Melatonin-  Melatonin is often just associated with sleep and there is a huge connection between sleep disturbances and an imbalance in glutamate (excites) and GABA (calms). Our children lean towards excess glutamate which will make them more prone to sleep disturbances. The smallest amount of glutamate would wake my son for 2-3 nights. Melatonin and glutamate have a complicated relationship.  It appears as though melatonin protects against excess glutamate AND glutamate inhibits melatonin (fluoride and aspartate/aspartame do as well).

Some Foods/Herbs Highest in Melatonin

  • Tart cherries
  • Asparagus
  • Walnuts
  • Almonds
  • Pomegranate
  • Raspberries
  • Broccoli
  • Cucumber
  • Mustard seeds
  • Fenugreek
  • Rice

“The present report demonstrates that melatonin is able to offer neuroprotection against neurotoxicity induced by glutamate and the three glutamate receptor agonists”

Neuroprotection by melatonin from glutamate-induced excitotoxicity during development of the cerebellum in the chick embryo. “Our results show that melatonin has a neuroprotective effect against glutamate-induced excitotoxicity. This effect is morphologically revealed by the lack of neural cell death in the embryos treated with melatonin prior to glutamate injection and also by the degree of a synaptogenesis similar to that exhibited by the control group. Likewise, we corroborate the absence of teratological effects of melatonin on chick cerebellar development. Although the possible mechanisms involved in the neuroprotective effect of melatonin are discussed, i.e., direct antioxidant effects, up-regulating endogenous antioxidant defenses, and inhibiting nitric oxide formation activated by glutamate, further studies are required to establish the actual mechanism involved in the neuroprotective effect of melatonin.”

“Melatonin disrupts circadian rhythms of glutamate and GABA in the neostriatum of the aware rat: a microdialysis study” “The results also suggest that the day:night variations in GLU and GABA may relate to daily changes in endogenous melatonin production, while DA and its metabolites are minimally influenced by this secretory product.”

Why Is This Important?

Glutamate is also the most abundant neurotransmitter, responsible for regulating over 50% of the nervous system. It is classified as an excitatory neurotransmitter, which means it excites or stimulates nerve cells located throughout the nervous system. Glutamate also has the ability to regulate other neurotransmitters, dopamine, serotonin and GABA are great examples. When glutamate is in excess it is extremely toxic to the brain and nervous system. It can become so excitatory, it is considered a excitotoxin, which means that it overstimulates brain cells to the point of killing them or damaging them enough to cause severe mitochondrial dysfunction (associated with low muscle tone) and neurological inflammation. Excess glutamate is believed to be involved in a variety of neurological and neurodegenerative disorders including autism, obsessive compulsive disorders, hyperactivity disorders, complex motor stereotypes, tics, insomnia, anxiety disorders, seizures, sensory processing disorder, addiction, depression, chronic fatigue, PANS, PANDAS, Alzheimers, and so on. Excess glutamate also impairs methylation and depletes glutathione levels, which are vital for detoxification, controlling inflammation and gut health.  Working to lower glutamate/inflammation and balance GABA, is key to improving overall health.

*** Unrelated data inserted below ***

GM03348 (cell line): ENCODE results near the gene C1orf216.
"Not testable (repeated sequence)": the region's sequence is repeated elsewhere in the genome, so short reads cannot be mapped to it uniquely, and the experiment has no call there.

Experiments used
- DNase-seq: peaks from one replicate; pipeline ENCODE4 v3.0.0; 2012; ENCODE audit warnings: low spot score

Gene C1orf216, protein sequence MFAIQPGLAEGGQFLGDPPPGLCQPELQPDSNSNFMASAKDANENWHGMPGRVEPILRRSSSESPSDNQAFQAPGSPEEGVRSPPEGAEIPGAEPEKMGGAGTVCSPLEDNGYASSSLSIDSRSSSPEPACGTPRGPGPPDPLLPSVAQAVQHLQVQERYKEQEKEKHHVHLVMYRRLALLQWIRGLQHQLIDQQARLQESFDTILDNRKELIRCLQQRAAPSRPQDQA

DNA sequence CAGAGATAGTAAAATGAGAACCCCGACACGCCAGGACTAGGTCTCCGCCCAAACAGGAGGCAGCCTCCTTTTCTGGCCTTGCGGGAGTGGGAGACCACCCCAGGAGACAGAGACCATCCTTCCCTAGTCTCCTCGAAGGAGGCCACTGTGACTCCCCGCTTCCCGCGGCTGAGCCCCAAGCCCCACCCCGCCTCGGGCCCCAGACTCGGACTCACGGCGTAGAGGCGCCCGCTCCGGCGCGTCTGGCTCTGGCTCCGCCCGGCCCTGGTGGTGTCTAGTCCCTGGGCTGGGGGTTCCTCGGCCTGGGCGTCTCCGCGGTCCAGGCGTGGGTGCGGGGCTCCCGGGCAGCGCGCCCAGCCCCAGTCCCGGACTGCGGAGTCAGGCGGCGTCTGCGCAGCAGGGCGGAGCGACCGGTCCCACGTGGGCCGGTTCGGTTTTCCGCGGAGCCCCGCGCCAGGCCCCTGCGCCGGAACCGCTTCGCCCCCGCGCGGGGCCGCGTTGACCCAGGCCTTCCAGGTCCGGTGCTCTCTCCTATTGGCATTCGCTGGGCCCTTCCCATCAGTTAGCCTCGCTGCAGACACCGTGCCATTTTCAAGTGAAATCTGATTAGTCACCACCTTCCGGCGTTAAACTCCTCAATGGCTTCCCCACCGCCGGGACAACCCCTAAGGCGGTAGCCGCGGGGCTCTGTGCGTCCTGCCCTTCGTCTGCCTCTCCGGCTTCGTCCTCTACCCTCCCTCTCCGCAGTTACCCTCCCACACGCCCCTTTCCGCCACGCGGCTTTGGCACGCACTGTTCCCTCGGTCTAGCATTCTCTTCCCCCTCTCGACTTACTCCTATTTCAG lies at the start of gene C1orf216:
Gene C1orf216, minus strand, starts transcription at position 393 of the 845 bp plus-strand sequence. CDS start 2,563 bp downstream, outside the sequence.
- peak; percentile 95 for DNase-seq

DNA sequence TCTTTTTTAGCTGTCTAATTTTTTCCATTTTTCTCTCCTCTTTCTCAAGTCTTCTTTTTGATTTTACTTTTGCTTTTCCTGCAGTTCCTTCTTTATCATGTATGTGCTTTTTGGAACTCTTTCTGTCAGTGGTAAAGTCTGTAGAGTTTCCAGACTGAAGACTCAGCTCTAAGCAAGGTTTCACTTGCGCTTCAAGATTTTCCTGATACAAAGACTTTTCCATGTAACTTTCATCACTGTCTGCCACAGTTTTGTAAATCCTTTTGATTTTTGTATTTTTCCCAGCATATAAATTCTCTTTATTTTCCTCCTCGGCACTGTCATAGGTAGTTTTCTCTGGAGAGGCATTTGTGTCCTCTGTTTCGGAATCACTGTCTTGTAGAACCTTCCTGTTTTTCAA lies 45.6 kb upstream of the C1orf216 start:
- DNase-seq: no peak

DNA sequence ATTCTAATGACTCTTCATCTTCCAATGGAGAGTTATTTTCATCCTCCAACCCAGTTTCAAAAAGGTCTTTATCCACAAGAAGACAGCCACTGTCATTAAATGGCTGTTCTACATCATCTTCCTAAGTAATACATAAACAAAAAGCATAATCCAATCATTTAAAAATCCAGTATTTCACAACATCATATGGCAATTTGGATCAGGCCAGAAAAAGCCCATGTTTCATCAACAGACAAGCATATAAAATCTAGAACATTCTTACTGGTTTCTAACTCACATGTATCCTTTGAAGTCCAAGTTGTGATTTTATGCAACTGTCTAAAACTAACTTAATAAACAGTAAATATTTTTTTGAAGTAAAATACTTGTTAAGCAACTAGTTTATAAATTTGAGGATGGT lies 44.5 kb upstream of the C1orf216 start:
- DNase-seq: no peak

Obviously diet (REID) is one of the most important, if not, the most important step in lowering glutamate. However, this natural option may prove beneficial in helping when experiencing a peak of symptoms related to high glutamate and neurological inflammation, i.e. following consumption of a high glutamate food, trauma or a “flare” from PANS (pediatric autoimmune neuropsychiatric disorder) or PANDAS (pediatric autoimmune neuropsychiatric disorders associated with streptococcal infections).  Additionally, working to lower inflammation/glutamate by treating underlying sources inflammation (metals, microbial imbalances, parasites, microglial activation, poor detoxification pathways, various toxins, etc.) will also be hugely beneficial.  We’ve personally found homeopathy to be great for this.

I do not have personal experience with all options mentioned in the “Lowering Glutamate” page, nor would I recommend all of them (especially the pharmaceutical options). You will want to read the comments as some of the items used to temporarily lower glutamate, can actual work to increase glutamate/glutamate sensitivity over time.

The information shared within this blog has been gathered by a mother, not a physician, and should not act as medical advice. Under no circumstances shall I, or any contributors and affiliates of the blog, be responsible for damages arising from use of the blog.